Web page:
Catfish: The TV Show Is Coming To Australia
While dating apps like Tinder, Bumble and Grindr have vastly helped connect people in ways not previously seen before, it has brought about the rise of the catfish.
Being catfished is a real shitty thing to happen to someone.
Whether the catfish tricks you into sending naughty pictures to them or strings you along on a months long online relationship, it can leave the victim feeling devastated, violated and broken.
So why not create a TV show about this journey and help bring these catfish to justice? Well, luckily for us there is already a show just like this and it's been around in America since 2012.
But now it's being brought to Australia on Channel 10 - but only in pilot form for now.
The channel is testing the appetite for the series Down Under and if it passes the test, it'll be on screens next year.
Walkley-nominated documentarian Patrick Abboud will be the brains behind the show but former Australian Idol winner Casey Donovan will host it.
If you're wondering why she's included in the line-up, well, she had one hell of a catfish story of her own. Donovan revealed she was in a six year online relationship, only to find out the person she was 'dating' wasn't who she thought they were.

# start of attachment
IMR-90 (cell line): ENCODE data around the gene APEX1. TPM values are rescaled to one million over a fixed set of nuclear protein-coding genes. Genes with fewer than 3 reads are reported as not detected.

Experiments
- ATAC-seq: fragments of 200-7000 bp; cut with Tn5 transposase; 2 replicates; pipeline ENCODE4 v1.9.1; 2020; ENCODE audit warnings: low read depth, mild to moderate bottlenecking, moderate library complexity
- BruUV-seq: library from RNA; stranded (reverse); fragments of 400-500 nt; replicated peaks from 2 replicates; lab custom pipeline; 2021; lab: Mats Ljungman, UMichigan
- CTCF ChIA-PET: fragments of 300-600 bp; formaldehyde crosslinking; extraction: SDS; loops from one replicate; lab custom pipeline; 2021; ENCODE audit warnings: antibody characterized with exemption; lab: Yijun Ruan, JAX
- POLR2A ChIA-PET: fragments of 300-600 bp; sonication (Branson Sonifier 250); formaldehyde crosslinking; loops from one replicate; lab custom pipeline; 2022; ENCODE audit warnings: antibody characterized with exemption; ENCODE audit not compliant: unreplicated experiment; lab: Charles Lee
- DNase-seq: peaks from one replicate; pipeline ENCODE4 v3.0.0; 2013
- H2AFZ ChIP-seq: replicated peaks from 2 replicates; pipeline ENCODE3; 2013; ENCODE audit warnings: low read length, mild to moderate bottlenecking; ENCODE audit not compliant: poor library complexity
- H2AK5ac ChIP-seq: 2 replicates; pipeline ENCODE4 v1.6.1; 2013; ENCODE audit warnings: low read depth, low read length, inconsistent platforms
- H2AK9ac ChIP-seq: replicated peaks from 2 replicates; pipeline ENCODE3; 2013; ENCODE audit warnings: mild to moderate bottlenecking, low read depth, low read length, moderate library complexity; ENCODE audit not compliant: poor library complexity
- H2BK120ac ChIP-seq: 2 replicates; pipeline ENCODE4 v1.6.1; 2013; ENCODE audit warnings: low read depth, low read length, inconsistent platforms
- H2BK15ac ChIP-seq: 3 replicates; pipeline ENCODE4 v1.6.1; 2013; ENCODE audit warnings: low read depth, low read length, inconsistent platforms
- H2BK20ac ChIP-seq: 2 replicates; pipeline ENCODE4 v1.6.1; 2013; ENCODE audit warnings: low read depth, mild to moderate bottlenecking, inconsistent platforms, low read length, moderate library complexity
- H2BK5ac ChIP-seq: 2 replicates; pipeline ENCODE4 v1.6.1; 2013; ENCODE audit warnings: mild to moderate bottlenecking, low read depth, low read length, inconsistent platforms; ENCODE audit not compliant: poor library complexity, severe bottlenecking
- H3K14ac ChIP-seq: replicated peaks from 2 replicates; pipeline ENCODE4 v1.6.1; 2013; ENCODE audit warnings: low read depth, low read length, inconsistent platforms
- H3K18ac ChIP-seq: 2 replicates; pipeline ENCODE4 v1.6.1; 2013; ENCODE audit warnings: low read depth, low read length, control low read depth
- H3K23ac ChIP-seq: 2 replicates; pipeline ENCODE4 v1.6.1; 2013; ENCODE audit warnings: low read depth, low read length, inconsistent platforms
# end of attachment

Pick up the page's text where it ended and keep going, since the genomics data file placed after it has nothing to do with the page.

She received a call from a random number shortly after her 2005 reality TV show win and despite not knowing who it was or wanting to speak to him, she kept answering his calls.
"When you're on the road as a 16-year-old, you can't go out to pubs and clubs with the other people. You get sent to your room. I was like, 'This is interesting'. It became comfortable to talk to this person every day," she told Andrew Denton on The Interview.
When she finished her Australian Idol tour she came back to Sydney, where this 'Campbell' guy was living but he kept throwing up excuses to not see her.
He sent his friend Olga to hang out and Casey, who never suspected Campbell and Olga could be the same person. Campbell eventually convinced Casey to have sex with Olga, even though she didn't feel right about it.
"I think by that time I was just willing to do anything to see him. My intuition was saying, 'This isn't right, don't be a dickhead' - but I'd put so much effort and time in this that he had to be real. He HAD to," she said.
She eventually found out the truth and wound up up spending a lot of time in therapy, where she got the help she needed. So you can see why she's the perfect fit to help some of the people on the Aussie version of the show.
Featured Image Credit: MTV